When it comes to education, Britain punches far above its weight. When one looks at the world rankings of high-quality universities, libraries and other support services, Britain has more representation than the rest of the European continent combined. Education needs a certain “liberal” mindset to thrive and the UK has it. On this score, the UK has a more continuous liberal tradition than even the US, let alone the European continent.

It is not an accident that Karl Marx himself settled in London after being chased out of Europe to do his seminal work. When the Korean War was going on and the British and American troops were fighting against Chinese troops, it was impossible for Chinese scholars to go to the US, whereas they could go to Cambridge and Oxford to attend academic conferences.

None of these long-standing and well-entrenched policies and, more importantly, the liberal culture of British society, is going to disappear just because Britain leaves the EU. In fact, Britain may gain a freer hand to choose students from all over the globe on a freer basis than discriminate in favour of a smaller student population from an ageing European continent.

In London today, there are 270,000 French citizens living there, making London the sixth largest “French city”. The French are even flocking to Hong Kong, Britain’s Far Eastern progeny for the same reason, and the 20,000 French in the city are now supposed to be the fastest growing contingent of foreigners in Hong Kong.

We are not talking just about “quality” services in Oxbridge either. Somehow I cannot imagine an Adele-like German pop singer or the bearded transgender singers from the Eurovision Song Contest making a billion dollars in the United States and around the world with their songs.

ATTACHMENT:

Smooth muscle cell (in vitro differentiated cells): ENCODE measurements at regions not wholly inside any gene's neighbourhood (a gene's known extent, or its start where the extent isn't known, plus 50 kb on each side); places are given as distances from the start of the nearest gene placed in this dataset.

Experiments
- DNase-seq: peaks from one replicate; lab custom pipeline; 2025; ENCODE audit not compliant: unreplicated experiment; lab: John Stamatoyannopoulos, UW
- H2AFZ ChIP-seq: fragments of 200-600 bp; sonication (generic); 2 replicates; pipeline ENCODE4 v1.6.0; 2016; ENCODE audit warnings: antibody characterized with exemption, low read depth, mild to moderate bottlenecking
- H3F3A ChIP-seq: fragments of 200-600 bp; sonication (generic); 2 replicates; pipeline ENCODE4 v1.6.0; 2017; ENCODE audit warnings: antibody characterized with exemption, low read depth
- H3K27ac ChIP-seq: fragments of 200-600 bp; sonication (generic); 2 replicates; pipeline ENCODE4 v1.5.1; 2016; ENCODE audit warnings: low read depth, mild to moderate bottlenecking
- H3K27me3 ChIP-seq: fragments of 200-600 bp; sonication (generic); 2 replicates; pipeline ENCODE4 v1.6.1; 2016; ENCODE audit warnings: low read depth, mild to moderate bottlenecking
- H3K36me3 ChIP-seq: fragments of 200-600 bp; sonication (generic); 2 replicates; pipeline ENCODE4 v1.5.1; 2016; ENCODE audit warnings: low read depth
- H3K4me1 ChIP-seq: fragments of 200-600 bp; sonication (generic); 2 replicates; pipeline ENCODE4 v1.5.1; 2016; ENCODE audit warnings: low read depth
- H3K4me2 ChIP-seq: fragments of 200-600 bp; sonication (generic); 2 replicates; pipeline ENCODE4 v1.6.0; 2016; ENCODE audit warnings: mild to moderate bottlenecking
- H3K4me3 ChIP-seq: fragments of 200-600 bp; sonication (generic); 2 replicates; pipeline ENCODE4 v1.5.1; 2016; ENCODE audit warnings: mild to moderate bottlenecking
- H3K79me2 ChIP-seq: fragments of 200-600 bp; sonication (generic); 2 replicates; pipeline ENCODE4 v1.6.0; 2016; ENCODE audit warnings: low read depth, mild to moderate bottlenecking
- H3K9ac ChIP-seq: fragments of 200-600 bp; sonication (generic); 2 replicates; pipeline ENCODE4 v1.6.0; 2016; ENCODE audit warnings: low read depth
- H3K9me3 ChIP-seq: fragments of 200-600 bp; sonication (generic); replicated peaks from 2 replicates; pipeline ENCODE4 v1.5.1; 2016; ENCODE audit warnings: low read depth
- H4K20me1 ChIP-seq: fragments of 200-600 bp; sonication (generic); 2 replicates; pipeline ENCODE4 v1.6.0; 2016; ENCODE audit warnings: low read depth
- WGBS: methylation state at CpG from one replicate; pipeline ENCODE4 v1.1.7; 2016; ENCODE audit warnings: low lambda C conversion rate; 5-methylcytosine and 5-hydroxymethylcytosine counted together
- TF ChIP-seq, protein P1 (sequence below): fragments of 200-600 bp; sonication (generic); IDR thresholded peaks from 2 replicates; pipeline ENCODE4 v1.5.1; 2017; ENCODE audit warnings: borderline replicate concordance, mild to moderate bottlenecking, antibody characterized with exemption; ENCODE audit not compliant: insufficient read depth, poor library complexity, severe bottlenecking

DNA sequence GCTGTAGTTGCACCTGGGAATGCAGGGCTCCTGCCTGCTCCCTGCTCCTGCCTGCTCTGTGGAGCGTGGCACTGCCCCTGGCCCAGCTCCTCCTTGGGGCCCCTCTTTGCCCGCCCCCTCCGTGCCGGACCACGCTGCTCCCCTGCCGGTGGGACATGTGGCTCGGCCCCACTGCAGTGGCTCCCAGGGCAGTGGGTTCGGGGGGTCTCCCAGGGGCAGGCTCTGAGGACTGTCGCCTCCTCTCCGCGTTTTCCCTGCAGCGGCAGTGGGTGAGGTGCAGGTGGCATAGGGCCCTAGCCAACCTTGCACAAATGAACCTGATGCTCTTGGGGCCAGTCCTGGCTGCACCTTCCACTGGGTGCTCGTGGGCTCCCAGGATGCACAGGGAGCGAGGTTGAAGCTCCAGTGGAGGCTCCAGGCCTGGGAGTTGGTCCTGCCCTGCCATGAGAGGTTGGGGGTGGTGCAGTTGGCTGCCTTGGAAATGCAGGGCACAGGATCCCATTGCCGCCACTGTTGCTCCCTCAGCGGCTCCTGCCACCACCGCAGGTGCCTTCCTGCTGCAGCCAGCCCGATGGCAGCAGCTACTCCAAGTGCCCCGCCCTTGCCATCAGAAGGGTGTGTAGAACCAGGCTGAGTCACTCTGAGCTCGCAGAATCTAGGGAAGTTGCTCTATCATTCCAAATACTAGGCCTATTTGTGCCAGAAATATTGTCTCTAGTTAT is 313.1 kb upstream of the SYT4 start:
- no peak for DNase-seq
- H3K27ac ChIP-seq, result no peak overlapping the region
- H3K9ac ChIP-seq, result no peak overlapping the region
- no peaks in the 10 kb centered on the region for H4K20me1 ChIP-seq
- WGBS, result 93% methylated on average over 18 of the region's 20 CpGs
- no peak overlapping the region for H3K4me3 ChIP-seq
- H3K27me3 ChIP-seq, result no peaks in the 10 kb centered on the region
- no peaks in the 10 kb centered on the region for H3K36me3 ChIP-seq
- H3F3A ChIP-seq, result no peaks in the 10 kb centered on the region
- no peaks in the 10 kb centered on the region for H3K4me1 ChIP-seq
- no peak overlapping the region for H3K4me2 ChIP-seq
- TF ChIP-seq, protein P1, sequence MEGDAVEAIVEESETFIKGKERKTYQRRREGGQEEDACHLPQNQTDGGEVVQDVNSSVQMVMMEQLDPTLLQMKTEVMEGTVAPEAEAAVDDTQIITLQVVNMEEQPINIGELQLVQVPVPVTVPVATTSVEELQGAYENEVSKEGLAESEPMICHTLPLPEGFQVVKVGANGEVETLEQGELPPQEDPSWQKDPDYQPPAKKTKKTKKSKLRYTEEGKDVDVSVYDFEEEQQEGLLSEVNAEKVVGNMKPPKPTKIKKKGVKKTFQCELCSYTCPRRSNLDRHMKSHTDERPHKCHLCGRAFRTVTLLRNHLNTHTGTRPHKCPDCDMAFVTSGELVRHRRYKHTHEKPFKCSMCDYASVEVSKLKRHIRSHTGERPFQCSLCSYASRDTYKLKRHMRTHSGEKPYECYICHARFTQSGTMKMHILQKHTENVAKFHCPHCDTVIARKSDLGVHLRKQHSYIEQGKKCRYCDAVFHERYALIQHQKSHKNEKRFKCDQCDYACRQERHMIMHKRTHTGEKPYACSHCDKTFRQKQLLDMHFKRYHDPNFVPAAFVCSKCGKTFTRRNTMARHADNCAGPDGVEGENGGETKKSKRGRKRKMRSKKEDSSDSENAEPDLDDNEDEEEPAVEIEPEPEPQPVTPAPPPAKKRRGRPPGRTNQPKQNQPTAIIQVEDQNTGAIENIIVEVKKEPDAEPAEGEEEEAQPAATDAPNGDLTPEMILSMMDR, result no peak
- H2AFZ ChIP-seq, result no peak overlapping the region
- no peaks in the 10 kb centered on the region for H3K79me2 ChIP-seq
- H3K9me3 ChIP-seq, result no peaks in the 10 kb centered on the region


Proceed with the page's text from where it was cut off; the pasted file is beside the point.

Half a million Cubans, out of population of about 12 million, came out to listen to the Rolling Stones, just after US President Barack Obama’s first visit to the island. Harry Potter’s author may or may not want Britain to stay in the EU, but I cannot ever imagine gloomy German stories ever selling by the millions around the world.

In everything from computer games and movies to medical services, Britain is the leader in Europe

Car designing companies in Britain have better margins than the vaunted car manufacturers who are now in a mild state of panic, as the “software” car makers, such Google, Apple and Tesla, move towards the future. There is the distinct possibility that the major auto companies may end up as mere “box makers” with the value and profits of a car being in the software that drives them, in the driverless cars.

This is what happened in the last century when computer hardware makers became box makers with 5 per cent margins, whereas Microsoft, which “controlled” these boxes, became the giant with 30 per cent margins.

In everything from computer games and movies to medical services, Britain is the leader in Europe.

And Britain will be able to re-embrace the Australians, Indians, the Malaysians and of course the Singaporeans in the new world of the future where the trade in services will exceed the value of trade in commodities and manufactured goods. Geography is not destiny, as shown by the fact that the value of Germany’s trade with the US is much larger than Germany’s trade with France.

Britain should fear not, embrace the Brexit and enjoy the freedom and wealth.

N. Balakrishnan is a Hong Kong-based businessman